AGI, Indiferente General, leg. 1534. These records indicate that in 1815, local officials were obliged to defend to the Crown their practice in entering all individuals in the same book without regard to race or color. Therefore, this population that consisted in the colonial period at the end of the eighteenth century would be the formation of the majority of the free peasantry throughout the nineteenth century. Also see Saez, La Iglesia y El Negro Esclavo en Santo Domingo, 561. Mackenzie reports that the town of Cotuy (today spelled Cotui) there were several herds of cattle that still roamed the region. As for agricultural production, he notes that the region was rich in land and that there were plantains and other tropical staples that are cultivated. See, Mackenzie, Notes on Haiti (1830), vol. 1, 241. According to Walton in his travel account the activities that were practiced among the remaining Spanish residents were cockfights, which were held every Sunday. The national dances of the island were also common among the population. There were three main dances that were said to have been common among the residents. The first 168
18 17

The situation worsened in Santo Domingo when numerous rumors regarding conspiracies were spreading from the French and Spanish residents to the remaining enslaved Africans who resided in the colony.19 For example, in 1811, four French agents had attempted a coup to restore the colony to French rule. The agents were eventually captured and killed.20 Moreover, when Carlos Urruta, the peninsular governor appointed by the Junta de Gobierno in Spain, arrived in Santo Domingo in May 1813, he decided to replace the paper money with copper coins. His reasoning for this adjustment was because the army, which comprised the majority of the male population at the time, requested their salaries in metal. This was not easy to employ in Santo Domingo because most of the landowners and cattle ranchers who had been collecting most of the currency in circulation refused to accept the new change. Moreover, Urruta tried to apply a new economic program based on agriculture by promoting food farms in and around Santo Domingo. This new programs purpose was mainly to feed the citys residents. Because dance was the bolero, which was said to be from the Canary islands and introduced to Cuban society by the nineteenth century. It eventually spread throughout the region. It is said to have been practiced among the urban middle class and was very popular throughout the nineteenth century. The second dance was the calenda, a lascivious, sexual dance popular through-out the Caribbean region in colonial times. The dance was brought to the area by captive Guineas. Blacks reputedly use to dance the calenda for days at a time. The third and final dance was the fandango, which was reported to have been popular all over the Latin American and Caribbean region. It is a dance with much shaking of hips to a sensual rhythm. It was reported that it was rejected as immoral by a bishop in Puerto Rico as early as 1691. In Chile, it was popular in the eighteenth century and there is also it was condemned by the ecclesiastical authorities as an infamous dance cultivated in the low classes. See Walton (1810), 160-161. See Moya Pons, The Dominican Republic, 116; Also see Franco Pichardo, Historia del Pueblo Dominicano (Cuarta Edicion, 2005). See Mackenzie, Notes on Haiti; See Deive, La Esclavitud en Santo Domingo, vol. 11, 475.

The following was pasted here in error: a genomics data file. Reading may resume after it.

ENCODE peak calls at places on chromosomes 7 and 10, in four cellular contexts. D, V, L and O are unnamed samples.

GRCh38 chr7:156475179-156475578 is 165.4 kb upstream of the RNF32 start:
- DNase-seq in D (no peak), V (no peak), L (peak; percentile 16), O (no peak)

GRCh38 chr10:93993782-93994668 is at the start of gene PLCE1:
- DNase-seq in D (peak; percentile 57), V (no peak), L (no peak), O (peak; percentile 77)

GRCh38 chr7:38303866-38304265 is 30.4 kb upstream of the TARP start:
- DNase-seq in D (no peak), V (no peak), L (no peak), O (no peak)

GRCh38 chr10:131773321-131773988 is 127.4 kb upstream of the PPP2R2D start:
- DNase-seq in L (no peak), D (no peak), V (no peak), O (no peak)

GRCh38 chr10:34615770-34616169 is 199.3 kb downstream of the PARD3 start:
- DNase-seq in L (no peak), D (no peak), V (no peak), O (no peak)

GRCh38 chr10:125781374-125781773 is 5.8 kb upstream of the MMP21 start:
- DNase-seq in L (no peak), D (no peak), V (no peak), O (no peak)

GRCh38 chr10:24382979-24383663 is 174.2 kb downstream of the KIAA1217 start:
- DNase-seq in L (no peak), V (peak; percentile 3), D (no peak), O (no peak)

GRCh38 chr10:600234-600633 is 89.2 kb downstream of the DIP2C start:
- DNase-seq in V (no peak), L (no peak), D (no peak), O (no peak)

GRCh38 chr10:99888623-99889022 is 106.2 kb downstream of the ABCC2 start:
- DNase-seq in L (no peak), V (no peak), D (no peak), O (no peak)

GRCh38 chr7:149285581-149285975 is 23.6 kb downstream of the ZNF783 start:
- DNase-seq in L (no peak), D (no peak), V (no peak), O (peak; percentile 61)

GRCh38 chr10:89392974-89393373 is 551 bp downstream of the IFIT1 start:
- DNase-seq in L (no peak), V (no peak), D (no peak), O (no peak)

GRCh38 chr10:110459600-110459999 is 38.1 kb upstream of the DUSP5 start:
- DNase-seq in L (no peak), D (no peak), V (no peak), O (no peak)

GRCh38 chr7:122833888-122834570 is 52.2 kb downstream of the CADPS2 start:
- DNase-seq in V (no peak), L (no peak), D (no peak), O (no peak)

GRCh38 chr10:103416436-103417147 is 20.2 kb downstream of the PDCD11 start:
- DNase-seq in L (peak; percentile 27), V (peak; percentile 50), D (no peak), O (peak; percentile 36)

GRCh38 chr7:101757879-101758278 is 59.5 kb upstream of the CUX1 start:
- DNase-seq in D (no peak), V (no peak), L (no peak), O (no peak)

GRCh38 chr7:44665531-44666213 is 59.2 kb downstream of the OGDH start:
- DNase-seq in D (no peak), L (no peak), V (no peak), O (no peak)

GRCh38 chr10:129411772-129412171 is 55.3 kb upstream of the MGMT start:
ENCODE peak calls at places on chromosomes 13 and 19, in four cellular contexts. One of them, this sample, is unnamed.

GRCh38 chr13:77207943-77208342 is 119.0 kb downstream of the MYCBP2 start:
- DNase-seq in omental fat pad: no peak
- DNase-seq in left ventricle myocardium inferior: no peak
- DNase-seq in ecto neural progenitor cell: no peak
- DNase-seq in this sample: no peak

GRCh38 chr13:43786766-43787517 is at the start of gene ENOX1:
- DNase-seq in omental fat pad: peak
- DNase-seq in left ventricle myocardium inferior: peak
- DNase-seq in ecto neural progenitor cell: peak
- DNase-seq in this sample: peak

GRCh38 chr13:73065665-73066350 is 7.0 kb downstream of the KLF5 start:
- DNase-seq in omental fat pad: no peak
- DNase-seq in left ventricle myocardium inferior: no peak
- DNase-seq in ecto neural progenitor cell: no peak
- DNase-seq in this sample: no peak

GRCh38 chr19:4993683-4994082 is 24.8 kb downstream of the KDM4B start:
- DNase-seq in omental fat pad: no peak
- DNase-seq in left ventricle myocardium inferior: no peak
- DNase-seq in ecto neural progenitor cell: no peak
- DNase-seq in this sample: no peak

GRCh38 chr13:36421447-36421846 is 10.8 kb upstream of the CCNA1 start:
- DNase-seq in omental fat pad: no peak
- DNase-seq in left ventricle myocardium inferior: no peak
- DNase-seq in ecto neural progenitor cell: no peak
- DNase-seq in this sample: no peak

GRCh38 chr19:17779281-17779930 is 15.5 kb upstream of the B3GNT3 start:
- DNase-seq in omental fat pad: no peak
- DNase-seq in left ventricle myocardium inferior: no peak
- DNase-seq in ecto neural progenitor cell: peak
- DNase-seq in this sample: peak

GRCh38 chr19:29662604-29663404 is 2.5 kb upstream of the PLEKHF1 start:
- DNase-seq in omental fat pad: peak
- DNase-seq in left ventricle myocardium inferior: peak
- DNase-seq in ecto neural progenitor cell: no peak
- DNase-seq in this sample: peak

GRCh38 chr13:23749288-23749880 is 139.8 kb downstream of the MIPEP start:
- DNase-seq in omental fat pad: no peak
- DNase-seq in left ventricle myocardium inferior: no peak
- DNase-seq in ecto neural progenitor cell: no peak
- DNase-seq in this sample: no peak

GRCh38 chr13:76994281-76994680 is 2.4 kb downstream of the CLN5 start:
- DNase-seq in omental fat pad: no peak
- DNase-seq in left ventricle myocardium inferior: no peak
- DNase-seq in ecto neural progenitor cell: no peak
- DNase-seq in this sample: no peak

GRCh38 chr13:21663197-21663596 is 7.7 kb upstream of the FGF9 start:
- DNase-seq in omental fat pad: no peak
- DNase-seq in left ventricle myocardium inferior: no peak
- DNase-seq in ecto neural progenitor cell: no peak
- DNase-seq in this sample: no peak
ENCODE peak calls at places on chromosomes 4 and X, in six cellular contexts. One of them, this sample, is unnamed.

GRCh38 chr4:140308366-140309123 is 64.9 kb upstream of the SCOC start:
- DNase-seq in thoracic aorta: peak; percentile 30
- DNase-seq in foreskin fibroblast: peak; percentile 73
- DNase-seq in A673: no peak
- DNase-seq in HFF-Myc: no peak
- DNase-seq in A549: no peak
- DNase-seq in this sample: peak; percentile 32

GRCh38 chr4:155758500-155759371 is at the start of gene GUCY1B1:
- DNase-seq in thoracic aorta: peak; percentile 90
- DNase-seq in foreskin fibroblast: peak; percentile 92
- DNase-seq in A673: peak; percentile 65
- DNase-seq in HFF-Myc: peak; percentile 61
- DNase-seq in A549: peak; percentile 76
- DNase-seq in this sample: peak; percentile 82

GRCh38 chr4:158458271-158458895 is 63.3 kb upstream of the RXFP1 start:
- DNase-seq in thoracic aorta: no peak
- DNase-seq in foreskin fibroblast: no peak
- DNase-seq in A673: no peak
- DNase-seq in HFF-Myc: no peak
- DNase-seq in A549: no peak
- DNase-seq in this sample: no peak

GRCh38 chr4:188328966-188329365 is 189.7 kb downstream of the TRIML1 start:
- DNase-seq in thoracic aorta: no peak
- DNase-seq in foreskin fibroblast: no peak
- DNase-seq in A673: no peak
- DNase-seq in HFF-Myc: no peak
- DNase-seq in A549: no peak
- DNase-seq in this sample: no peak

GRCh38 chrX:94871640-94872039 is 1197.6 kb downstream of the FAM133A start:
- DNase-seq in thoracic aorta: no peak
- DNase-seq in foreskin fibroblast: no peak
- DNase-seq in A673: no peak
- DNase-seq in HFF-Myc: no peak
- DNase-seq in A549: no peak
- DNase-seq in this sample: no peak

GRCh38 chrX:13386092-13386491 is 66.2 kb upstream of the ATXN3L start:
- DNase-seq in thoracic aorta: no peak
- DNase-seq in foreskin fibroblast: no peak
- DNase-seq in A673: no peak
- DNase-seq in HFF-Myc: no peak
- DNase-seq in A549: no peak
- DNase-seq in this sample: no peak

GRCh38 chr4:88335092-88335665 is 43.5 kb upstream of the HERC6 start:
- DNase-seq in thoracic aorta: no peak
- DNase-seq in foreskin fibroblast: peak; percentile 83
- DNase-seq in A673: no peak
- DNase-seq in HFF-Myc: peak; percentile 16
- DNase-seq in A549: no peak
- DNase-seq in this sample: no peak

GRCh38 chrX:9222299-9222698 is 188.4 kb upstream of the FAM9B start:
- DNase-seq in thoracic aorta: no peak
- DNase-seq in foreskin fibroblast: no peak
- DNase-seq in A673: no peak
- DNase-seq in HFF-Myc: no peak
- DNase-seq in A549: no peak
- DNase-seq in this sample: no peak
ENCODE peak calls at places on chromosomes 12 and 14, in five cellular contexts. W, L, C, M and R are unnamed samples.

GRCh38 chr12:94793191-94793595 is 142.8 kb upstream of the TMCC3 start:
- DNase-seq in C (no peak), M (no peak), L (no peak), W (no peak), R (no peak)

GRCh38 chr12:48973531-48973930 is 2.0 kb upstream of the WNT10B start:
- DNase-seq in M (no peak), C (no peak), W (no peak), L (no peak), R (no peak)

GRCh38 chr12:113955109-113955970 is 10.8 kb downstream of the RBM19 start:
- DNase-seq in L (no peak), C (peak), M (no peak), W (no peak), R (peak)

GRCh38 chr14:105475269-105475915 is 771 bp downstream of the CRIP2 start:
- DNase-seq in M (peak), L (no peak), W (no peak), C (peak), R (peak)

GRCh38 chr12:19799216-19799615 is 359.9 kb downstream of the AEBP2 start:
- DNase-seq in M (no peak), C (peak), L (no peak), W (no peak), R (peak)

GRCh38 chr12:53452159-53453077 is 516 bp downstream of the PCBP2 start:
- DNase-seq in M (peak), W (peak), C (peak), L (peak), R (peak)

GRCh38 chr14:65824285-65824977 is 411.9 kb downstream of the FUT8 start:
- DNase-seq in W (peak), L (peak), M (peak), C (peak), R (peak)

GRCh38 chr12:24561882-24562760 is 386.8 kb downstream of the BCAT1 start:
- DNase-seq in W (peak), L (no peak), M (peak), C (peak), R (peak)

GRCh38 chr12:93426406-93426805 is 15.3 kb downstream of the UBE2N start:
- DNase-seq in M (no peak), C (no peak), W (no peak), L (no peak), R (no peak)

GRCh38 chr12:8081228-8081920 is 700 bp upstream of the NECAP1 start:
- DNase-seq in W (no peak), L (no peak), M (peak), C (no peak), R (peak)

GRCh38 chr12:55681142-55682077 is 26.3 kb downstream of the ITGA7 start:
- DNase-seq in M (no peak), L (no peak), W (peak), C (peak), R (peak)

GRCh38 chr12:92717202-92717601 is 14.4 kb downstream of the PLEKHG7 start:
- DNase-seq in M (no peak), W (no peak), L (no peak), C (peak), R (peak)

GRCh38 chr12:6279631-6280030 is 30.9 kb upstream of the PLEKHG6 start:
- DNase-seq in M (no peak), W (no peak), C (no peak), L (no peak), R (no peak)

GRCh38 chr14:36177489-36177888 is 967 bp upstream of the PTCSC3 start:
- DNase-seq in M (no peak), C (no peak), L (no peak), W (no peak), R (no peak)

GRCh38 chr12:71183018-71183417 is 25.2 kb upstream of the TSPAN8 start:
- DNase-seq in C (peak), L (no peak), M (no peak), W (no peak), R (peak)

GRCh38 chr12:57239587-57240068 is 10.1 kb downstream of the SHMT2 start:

20 19